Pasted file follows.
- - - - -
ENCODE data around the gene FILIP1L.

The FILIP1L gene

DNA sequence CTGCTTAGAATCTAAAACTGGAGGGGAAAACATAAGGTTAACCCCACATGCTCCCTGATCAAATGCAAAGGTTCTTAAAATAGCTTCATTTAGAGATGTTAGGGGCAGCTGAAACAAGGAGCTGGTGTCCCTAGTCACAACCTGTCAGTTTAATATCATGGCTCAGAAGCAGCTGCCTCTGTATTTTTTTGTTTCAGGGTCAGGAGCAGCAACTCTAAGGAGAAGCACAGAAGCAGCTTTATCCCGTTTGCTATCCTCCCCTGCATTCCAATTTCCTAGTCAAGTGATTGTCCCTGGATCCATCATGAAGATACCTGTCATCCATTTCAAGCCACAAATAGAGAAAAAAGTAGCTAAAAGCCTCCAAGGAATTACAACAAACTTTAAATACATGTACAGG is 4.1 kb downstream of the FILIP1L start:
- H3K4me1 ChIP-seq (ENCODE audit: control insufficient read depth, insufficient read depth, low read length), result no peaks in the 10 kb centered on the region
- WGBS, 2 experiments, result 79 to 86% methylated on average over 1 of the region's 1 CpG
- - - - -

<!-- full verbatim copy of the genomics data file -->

ENCODE data around the gene FILIP1L.

The FILIP1L gene

DNA sequence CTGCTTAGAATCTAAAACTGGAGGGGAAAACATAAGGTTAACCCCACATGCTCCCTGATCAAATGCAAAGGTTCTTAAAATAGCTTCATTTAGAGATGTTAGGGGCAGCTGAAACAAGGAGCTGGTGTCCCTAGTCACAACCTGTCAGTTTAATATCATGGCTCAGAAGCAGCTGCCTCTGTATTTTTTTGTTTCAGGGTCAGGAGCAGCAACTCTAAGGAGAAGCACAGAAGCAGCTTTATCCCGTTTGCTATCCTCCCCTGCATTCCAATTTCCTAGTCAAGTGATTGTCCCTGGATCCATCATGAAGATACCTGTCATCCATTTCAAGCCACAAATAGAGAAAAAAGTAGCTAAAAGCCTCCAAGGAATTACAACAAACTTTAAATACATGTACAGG is 4.1 kb downstream of the FILIP1L start:
- H3K4me1 ChIP-seq (ENCODE audit: control insufficient read depth, insufficient read depth, low read length), result no peaks in the 10 kb centered on the region
- WGBS, 2 experiments, result 79 to 86% methylated on average over 1 of the region's 1 CpG